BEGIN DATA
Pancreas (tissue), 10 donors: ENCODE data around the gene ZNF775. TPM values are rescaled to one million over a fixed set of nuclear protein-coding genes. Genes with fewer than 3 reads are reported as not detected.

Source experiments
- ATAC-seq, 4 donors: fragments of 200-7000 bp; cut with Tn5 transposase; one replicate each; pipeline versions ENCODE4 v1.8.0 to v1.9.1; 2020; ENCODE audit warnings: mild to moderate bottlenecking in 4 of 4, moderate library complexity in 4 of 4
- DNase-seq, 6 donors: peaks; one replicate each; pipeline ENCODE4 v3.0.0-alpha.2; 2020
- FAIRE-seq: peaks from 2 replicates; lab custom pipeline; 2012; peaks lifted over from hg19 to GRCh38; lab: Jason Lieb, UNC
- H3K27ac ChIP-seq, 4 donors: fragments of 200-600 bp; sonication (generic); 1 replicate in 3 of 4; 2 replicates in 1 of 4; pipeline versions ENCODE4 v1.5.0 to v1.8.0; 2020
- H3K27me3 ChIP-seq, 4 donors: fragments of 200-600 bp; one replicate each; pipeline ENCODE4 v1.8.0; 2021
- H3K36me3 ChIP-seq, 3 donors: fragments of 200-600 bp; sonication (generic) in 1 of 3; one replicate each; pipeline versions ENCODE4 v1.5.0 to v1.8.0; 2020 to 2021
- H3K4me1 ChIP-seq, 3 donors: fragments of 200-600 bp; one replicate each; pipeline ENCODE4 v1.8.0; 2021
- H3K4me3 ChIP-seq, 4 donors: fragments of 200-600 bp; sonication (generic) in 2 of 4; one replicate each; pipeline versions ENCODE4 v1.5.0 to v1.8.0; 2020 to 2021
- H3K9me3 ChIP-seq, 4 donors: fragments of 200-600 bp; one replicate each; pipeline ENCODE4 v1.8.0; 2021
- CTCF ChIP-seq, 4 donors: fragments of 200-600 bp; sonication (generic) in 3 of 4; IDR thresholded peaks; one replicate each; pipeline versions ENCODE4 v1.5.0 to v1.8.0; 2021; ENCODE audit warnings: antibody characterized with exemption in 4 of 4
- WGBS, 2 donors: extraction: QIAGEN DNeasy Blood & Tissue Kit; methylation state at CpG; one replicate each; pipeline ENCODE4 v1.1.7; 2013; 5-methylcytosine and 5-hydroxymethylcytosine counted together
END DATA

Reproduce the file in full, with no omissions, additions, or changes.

Pancreas (tissue), 10 donors: ENCODE data around the gene ZNF775. TPM values are rescaled to one million over a fixed set of nuclear protein-coding genes. Genes with fewer than 3 reads are reported as not detected.

Source experiments
- ATAC-seq, 4 donors: fragments of 200-7000 bp; cut with Tn5 transposase; one replicate each; pipeline versions ENCODE4 v1.8.0 to v1.9.1; 2020; ENCODE audit warnings: mild to moderate bottlenecking in 4 of 4, moderate library complexity in 4 of 4
- DNase-seq, 6 donors: peaks; one replicate each; pipeline ENCODE4 v3.0.0-alpha.2; 2020
- FAIRE-seq: peaks from 2 replicates; lab custom pipeline; 2012; peaks lifted over from hg19 to GRCh38; lab: Jason Lieb, UNC
- H3K27ac ChIP-seq, 4 donors: fragments of 200-600 bp; sonication (generic); 1 replicate in 3 of 4; 2 replicates in 1 of 4; pipeline versions ENCODE4 v1.5.0 to v1.8.0; 2020
- H3K27me3 ChIP-seq, 4 donors: fragments of 200-600 bp; one replicate each; pipeline ENCODE4 v1.8.0; 2021
- H3K36me3 ChIP-seq, 3 donors: fragments of 200-600 bp; sonication (generic) in 1 of 3; one replicate each; pipeline versions ENCODE4 v1.5.0 to v1.8.0; 2020 to 2021
- H3K4me1 ChIP-seq, 3 donors: fragments of 200-600 bp; one replicate each; pipeline ENCODE4 v1.8.0; 2021
- H3K4me3 ChIP-seq, 4 donors: fragments of 200-600 bp; sonication (generic) in 2 of 4; one replicate each; pipeline versions ENCODE4 v1.5.0 to v1.8.0; 2020 to 2021
- H3K9me3 ChIP-seq, 4 donors: fragments of 200-600 bp; one replicate each; pipeline ENCODE4 v1.8.0; 2021
- CTCF ChIP-seq, 4 donors: fragments of 200-600 bp; sonication (generic) in 3 of 4; IDR thresholded peaks; one replicate each; pipeline versions ENCODE4 v1.5.0 to v1.8.0; 2021; ENCODE audit warnings: antibody characterized with exemption in 4 of 4
- WGBS, 2 donors: extraction: QIAGEN DNeasy Blood & Tissue Kit; methylation state at CpG; one replicate each; pipeline ENCODE4 v1.1.7; 2013; 5-methylcytosine and 5-hydroxymethylcytosine counted together